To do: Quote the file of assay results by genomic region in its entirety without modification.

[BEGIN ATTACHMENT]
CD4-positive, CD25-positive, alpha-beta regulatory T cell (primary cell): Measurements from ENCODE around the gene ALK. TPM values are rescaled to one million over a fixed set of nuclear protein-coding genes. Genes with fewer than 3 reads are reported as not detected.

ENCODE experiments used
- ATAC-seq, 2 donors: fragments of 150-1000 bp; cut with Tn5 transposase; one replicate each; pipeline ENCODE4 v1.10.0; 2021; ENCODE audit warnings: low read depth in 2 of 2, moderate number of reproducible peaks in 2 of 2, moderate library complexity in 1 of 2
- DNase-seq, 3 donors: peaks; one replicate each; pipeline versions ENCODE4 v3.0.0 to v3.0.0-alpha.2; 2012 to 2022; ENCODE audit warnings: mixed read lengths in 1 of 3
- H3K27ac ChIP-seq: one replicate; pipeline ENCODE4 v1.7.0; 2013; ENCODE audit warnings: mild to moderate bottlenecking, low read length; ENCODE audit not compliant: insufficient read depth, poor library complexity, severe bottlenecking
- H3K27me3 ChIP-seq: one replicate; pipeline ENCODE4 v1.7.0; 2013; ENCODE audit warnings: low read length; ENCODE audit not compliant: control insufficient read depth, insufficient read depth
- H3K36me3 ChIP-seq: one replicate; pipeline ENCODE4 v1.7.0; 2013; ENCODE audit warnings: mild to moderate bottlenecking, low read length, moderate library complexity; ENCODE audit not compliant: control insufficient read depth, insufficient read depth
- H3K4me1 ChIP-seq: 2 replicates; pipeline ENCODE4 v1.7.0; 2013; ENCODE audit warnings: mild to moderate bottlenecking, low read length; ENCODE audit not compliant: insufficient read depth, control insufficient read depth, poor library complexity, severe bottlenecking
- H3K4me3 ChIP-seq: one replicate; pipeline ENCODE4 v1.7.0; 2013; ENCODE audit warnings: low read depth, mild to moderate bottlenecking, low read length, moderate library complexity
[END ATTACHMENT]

CD4-positive, CD25-positive, alpha-beta regulatory T cell (primary cell): Measurements from ENCODE around the gene ALK. TPM values are rescaled to one million over a fixed set of nuclear protein-coding genes. Genes with fewer than 3 reads are reported as not detected.

ENCODE experiments used
- ATAC-seq, 2 donors: fragments of 150-1000 bp; cut with Tn5 transposase; one replicate each; pipeline ENCODE4 v1.10.0; 2021; ENCODE audit warnings: low read depth in 2 of 2, moderate number of reproducible peaks in 2 of 2, moderate library complexity in 1 of 2
- DNase-seq, 3 donors: peaks; one replicate each; pipeline versions ENCODE4 v3.0.0 to v3.0.0-alpha.2; 2012 to 2022; ENCODE audit warnings: mixed read lengths in 1 of 3
- H3K27ac ChIP-seq: one replicate; pipeline ENCODE4 v1.7.0; 2013; ENCODE audit warnings: mild to moderate bottlenecking, low read length; ENCODE audit not compliant: insufficient read depth, poor library complexity, severe bottlenecking
- H3K27me3 ChIP-seq: one replicate; pipeline ENCODE4 v1.7.0; 2013; ENCODE audit warnings: low read length; ENCODE audit not compliant: control insufficient read depth, insufficient read depth
- H3K36me3 ChIP-seq: one replicate; pipeline ENCODE4 v1.7.0; 2013; ENCODE audit warnings: mild to moderate bottlenecking, low read length, moderate library complexity; ENCODE audit not compliant: control insufficient read depth, insufficient read depth
- H3K4me1 ChIP-seq: 2 replicates; pipeline ENCODE4 v1.7.0; 2013; ENCODE audit warnings: mild to moderate bottlenecking, low read length; ENCODE audit not compliant: insufficient read depth, control insufficient read depth, poor library complexity, severe bottlenecking
- H3K4me3 ChIP-seq: one replicate; pipeline ENCODE4 v1.7.0; 2013; ENCODE audit warnings: low read depth, mild to moderate bottlenecking, low read length, moderate library complexity